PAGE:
But in the present case, Nishioka argued, the public interest served by allowing Hayward to recoup its costs were more significant than the public interest that might be served by providing the NLG with police body camera footage.
Judge Grillo responded with another question, asking whether the attorneys thought that releasing police body camera video served a public interest in holding police officers accountable: “What if it was a person in the street who thought they were about to be murdered by the police … or regular-old police conduct on the street that people would think would not be justified?” asked Grillo.
Schwartz responded that the requester is irrelevant, and that the true measure is the public interest broadly conceived. Referring to the Weaver case, Schwartz said the court’s decision wasn’t based on Weaver’s interest, but rather the public’s interest that the death penalty be fairly and efficiently administered. Similarly, Schwartz argued that the public as a whole — not just a few protesters or attorneys alleging police misconduct at a specific demonstration — has an interest in ensuring that police officers carry out constitutional policing and do not engage in misconduct.
“Every day we find police officers sued, officers convicted, exonerated, due to body camera footage. This is probably one of the most important advances to police accountability in years,” Schwartz said about police body camera records.
“In the face of overwhelming public interest favoring disclosure the city presented a bill, 35 hours of work on the videos,” said Schwartz. “For an individual it would have been highly prohibitive to be charged over $3,000 for disclosure of recordings of street police behavior.”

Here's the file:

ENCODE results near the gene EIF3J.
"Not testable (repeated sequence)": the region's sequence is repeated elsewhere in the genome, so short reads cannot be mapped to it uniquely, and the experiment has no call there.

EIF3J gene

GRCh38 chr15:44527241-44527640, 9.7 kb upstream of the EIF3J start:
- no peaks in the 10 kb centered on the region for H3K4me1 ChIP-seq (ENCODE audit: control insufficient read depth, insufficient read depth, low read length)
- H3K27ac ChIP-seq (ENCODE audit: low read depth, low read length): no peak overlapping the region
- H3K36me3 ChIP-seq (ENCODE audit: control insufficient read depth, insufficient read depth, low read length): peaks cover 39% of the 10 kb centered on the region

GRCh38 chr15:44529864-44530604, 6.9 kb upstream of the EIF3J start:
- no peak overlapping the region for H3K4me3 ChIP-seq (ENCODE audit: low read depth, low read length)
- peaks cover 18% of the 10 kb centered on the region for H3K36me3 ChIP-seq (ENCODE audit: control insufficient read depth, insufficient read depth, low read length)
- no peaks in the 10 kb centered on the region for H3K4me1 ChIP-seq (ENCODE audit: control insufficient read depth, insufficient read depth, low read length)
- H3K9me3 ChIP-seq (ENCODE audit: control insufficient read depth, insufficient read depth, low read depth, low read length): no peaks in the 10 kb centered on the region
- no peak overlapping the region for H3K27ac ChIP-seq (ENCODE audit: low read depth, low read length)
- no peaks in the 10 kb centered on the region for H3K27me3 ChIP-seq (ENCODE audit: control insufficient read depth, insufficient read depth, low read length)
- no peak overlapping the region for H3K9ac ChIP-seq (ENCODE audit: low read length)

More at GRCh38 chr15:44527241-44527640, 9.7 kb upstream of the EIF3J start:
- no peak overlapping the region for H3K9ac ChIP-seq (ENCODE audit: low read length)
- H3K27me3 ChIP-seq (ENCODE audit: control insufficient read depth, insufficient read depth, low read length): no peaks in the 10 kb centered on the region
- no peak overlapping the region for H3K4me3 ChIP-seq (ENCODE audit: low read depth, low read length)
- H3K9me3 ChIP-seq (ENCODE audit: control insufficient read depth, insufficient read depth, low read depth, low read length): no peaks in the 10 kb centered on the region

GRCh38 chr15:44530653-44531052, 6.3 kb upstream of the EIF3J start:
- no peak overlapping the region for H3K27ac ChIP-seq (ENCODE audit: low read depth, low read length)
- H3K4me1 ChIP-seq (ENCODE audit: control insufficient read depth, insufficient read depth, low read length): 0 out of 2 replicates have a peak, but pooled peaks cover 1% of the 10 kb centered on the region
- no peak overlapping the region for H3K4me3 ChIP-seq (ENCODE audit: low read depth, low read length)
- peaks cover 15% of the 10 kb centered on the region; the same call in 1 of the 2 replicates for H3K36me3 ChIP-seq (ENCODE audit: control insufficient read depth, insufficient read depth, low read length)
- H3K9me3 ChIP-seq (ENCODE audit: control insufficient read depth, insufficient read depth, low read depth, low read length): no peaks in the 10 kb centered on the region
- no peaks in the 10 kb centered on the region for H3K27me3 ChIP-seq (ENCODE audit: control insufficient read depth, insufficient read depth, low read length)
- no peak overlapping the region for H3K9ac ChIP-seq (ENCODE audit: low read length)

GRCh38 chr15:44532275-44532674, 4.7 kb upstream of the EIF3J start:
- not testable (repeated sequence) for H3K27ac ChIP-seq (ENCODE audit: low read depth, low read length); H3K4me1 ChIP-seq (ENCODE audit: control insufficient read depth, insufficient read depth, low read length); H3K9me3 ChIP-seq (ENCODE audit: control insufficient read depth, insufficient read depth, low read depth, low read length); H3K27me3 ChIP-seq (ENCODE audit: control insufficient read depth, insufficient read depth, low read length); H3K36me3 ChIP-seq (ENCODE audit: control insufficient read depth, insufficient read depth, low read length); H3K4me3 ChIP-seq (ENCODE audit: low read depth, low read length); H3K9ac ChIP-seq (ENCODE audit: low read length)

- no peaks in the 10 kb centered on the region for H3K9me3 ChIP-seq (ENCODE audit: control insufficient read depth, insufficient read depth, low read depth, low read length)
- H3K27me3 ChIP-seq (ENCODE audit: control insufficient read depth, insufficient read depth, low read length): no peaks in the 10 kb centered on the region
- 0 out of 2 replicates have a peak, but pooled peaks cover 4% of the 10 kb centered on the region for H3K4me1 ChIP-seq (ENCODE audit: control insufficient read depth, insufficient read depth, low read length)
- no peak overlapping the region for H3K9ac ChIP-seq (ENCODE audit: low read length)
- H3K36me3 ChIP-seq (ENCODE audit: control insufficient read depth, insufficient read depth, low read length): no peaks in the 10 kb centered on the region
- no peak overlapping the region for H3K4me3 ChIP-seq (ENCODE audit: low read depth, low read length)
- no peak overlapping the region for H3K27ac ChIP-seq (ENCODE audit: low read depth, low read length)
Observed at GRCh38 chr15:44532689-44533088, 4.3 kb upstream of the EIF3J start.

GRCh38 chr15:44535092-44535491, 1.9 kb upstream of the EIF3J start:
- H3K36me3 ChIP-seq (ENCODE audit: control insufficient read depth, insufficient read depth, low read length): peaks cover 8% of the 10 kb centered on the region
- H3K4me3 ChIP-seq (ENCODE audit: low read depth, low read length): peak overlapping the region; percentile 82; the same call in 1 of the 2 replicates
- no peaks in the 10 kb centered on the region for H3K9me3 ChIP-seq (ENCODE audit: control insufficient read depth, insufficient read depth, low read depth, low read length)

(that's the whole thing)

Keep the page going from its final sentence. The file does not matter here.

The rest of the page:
Nishioka countered that perhaps the state Public Records Act has fallen behind technological progress, and that Hayward is merely trying to recoup its costs for extracting video evidence, a process lawmakers did not foresee. “The problem is that the California Public Records Act has fallen behind the technological landscape,” said Nishioka. “The ruling we’re seeking brings the PRA to the present day. Extraction can be charged to the requester.”
Grillo again attempted to focus the the case on a core question, suggesting this time that it all hinges on what the definition of “extraction” is. According to Hayward’s attorneys, the video redaction process its employee used was a form of extraction. Under the Public Records Act, a city can recover full costs from the requester for work performed in extracting a record, per Section 6253.9(b)(2) of the Records Act which states:
“[T]he requester shall bear the cost of producing a copy of the record, including the cost to construct a record, and the cost of programming and computer services necessary to produce a copy of the record when either of the following applies … The request would require data compilation, extraction, or programming to produce the record.”
Schwartz countered that the process of redacting a video is not the same as extracting information to produce a record. Instead, it is a process of segregating exempt material that is contained in a preexisting record which on the whole must be disclosed as a public record — a police body camera video.
“Here we have videos which on the whole are non-exempt,” said Schwartz. “It was a segregation process they carried out which they’re now calling extraction. If there’s a problem with the statute, the solution is to go to the legislature and get them to solve it, not to ask a court to come up with something that wasn’t in the statute.”
Judge Grillo appeared to agree with this reading of the law. “If you already have a video, it’s editing a record,” Grillo said about the redaction process. But Grillo did not come to a decision on what the exact definition of extraction is, or whether redacting a video amounts to extraction under the law.
“This all boils down to what extraction is, doesn’t it?” said Grillo.
“Yes,” answered Hayward’s attorney Nishioka.
It’s unclear when Grillo will issue a final decision in the case.